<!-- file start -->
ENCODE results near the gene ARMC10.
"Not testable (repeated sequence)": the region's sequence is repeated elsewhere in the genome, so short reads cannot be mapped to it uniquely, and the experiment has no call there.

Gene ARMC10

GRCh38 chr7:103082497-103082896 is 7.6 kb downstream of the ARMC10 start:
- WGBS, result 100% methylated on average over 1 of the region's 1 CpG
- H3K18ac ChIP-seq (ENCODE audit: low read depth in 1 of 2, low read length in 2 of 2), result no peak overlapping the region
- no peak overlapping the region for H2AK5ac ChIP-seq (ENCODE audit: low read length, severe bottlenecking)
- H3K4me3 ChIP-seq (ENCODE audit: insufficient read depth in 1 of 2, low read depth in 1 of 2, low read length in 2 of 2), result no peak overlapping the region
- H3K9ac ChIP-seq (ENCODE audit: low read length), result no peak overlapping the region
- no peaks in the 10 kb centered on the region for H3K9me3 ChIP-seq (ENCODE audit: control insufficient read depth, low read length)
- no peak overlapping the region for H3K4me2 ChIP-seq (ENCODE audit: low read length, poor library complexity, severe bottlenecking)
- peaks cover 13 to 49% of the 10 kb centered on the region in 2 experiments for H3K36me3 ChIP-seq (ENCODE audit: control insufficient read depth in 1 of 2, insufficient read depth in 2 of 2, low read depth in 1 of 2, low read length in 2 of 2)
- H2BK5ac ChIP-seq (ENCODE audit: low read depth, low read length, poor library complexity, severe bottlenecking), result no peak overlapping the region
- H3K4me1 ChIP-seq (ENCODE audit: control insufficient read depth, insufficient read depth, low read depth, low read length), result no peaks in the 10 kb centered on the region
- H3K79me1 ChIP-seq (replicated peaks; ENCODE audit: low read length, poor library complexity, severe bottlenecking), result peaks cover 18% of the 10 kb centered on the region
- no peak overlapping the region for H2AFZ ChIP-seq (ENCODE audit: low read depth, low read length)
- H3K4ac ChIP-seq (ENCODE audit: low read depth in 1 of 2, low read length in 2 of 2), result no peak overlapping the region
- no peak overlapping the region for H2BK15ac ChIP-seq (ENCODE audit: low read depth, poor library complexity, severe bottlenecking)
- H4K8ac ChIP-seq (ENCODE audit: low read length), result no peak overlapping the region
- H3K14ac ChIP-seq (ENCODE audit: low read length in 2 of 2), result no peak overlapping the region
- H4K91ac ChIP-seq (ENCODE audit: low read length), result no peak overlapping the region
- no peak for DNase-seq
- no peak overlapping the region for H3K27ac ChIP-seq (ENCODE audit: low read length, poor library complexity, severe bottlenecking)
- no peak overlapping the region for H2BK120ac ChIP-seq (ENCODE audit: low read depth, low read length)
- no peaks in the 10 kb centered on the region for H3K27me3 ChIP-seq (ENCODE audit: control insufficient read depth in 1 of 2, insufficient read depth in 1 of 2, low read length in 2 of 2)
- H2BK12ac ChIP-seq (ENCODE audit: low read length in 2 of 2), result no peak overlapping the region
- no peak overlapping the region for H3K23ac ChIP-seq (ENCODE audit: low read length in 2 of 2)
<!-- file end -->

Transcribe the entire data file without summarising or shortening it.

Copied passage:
ENCODE results near the gene ARMC10.
"Not testable (repeated sequence)": the region's sequence is repeated elsewhere in the genome, so short reads cannot be mapped to it uniquely, and the experiment has no call there.

Gene ARMC10

GRCh38 chr7:103082497-103082896 is 7.6 kb downstream of the ARMC10 start:
- WGBS, result 100% methylated on average over 1 of the region's 1 CpG
- H3K18ac ChIP-seq (ENCODE audit: low read depth in 1 of 2, low read length in 2 of 2), result no peak overlapping the region
- no peak overlapping the region for H2AK5ac ChIP-seq (ENCODE audit: low read length, severe bottlenecking)
- H3K4me3 ChIP-seq (ENCODE audit: insufficient read depth in 1 of 2, low read depth in 1 of 2, low read length in 2 of 2), result no peak overlapping the region
- H3K9ac ChIP-seq (ENCODE audit: low read length), result no peak overlapping the region
- no peaks in the 10 kb centered on the region for H3K9me3 ChIP-seq (ENCODE audit: control insufficient read depth, low read length)
- no peak overlapping the region for H3K4me2 ChIP-seq (ENCODE audit: low read length, poor library complexity, severe bottlenecking)
- peaks cover 13 to 49% of the 10 kb centered on the region in 2 experiments for H3K36me3 ChIP-seq (ENCODE audit: control insufficient read depth in 1 of 2, insufficient read depth in 2 of 2, low read depth in 1 of 2, low read length in 2 of 2)
- H2BK5ac ChIP-seq (ENCODE audit: low read depth, low read length, poor library complexity, severe bottlenecking), result no peak overlapping the region
- H3K4me1 ChIP-seq (ENCODE audit: control insufficient read depth, insufficient read depth, low read depth, low read length), result no peaks in the 10 kb centered on the region
- H3K79me1 ChIP-seq (replicated peaks; ENCODE audit: low read length, poor library complexity, severe bottlenecking), result peaks cover 18% of the 10 kb centered on the region
- no peak overlapping the region for H2AFZ ChIP-seq (ENCODE audit: low read depth, low read length)
- H3K4ac ChIP-seq (ENCODE audit: low read depth in 1 of 2, low read length in 2 of 2), result no peak overlapping the region
- no peak overlapping the region for H2BK15ac ChIP-seq (ENCODE audit: low read depth, poor library complexity, severe bottlenecking)
- H4K8ac ChIP-seq (ENCODE audit: low read length), result no peak overlapping the region
- H3K14ac ChIP-seq (ENCODE audit: low read length in 2 of 2), result no peak overlapping the region
- H4K91ac ChIP-seq (ENCODE audit: low read length), result no peak overlapping the region
- no peak for DNase-seq
- no peak overlapping the region for H3K27ac ChIP-seq (ENCODE audit: low read length, poor library complexity, severe bottlenecking)
- no peak overlapping the region for H2BK120ac ChIP-seq (ENCODE audit: low read depth, low read length)
- no peaks in the 10 kb centered on the region for H3K27me3 ChIP-seq (ENCODE audit: control insufficient read depth in 1 of 2, insufficient read depth in 1 of 2, low read length in 2 of 2)
- H2BK12ac ChIP-seq (ENCODE audit: low read length in 2 of 2), result no peak overlapping the region
- no peak overlapping the region for H3K23ac ChIP-seq (ENCODE audit: low read length in 2 of 2)